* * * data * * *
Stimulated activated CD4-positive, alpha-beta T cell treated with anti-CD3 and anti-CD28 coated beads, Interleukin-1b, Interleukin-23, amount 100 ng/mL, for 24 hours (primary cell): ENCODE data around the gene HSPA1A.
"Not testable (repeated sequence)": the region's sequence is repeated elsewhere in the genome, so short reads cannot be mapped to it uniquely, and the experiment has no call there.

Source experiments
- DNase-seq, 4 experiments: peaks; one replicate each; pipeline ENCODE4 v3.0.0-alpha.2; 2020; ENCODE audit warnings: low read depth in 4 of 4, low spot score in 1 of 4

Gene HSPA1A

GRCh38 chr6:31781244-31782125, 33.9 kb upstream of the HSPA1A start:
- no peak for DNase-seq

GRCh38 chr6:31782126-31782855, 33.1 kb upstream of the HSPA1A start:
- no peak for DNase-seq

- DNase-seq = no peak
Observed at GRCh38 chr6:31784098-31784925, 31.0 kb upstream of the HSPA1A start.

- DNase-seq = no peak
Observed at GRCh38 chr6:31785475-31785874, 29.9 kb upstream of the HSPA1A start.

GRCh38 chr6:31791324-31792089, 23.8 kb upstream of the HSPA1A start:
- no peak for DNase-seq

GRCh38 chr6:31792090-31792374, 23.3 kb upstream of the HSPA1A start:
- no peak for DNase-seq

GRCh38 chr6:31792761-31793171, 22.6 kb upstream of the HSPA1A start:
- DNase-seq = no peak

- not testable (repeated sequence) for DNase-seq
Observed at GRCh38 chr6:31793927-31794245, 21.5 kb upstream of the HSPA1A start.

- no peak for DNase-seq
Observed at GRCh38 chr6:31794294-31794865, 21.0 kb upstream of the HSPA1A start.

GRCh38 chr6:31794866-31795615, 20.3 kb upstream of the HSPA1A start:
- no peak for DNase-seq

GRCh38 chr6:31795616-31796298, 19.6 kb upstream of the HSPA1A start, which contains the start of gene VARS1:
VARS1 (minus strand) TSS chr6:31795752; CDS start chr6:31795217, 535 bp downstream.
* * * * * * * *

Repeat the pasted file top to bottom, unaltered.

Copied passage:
Stimulated activated CD4-positive, alpha-beta T cell treated with anti-CD3 and anti-CD28 coated beads, Interleukin-1b, Interleukin-23, amount 100 ng/mL, for 24 hours (primary cell): ENCODE data around the gene HSPA1A.
"Not testable (repeated sequence)": the region's sequence is repeated elsewhere in the genome, so short reads cannot be mapped to it uniquely, and the experiment has no call there.

Source experiments
- DNase-seq, 4 experiments: peaks; one replicate each; pipeline ENCODE4 v3.0.0-alpha.2; 2020; ENCODE audit warnings: low read depth in 4 of 4, low spot score in 1 of 4

Gene HSPA1A

GRCh38 chr6:31781244-31782125, 33.9 kb upstream of the HSPA1A start:
- no peak for DNase-seq

GRCh38 chr6:31782126-31782855, 33.1 kb upstream of the HSPA1A start:
- no peak for DNase-seq

- DNase-seq = no peak
Observed at GRCh38 chr6:31784098-31784925, 31.0 kb upstream of the HSPA1A start.

- DNase-seq = no peak
Observed at GRCh38 chr6:31785475-31785874, 29.9 kb upstream of the HSPA1A start.

GRCh38 chr6:31791324-31792089, 23.8 kb upstream of the HSPA1A start:
- no peak for DNase-seq

GRCh38 chr6:31792090-31792374, 23.3 kb upstream of the HSPA1A start:
- no peak for DNase-seq

GRCh38 chr6:31792761-31793171, 22.6 kb upstream of the HSPA1A start:
- DNase-seq = no peak

- not testable (repeated sequence) for DNase-seq
Observed at GRCh38 chr6:31793927-31794245, 21.5 kb upstream of the HSPA1A start.

- no peak for DNase-seq
Observed at GRCh38 chr6:31794294-31794865, 21.0 kb upstream of the HSPA1A start.

GRCh38 chr6:31794866-31795615, 20.3 kb upstream of the HSPA1A start:
- no peak for DNase-seq

GRCh38 chr6:31795616-31796298, 19.6 kb upstream of the HSPA1A start, which contains the start of gene VARS1:
VARS1 (minus strand) TSS chr6:31795752; CDS start chr6:31795217, 535 bp downstream.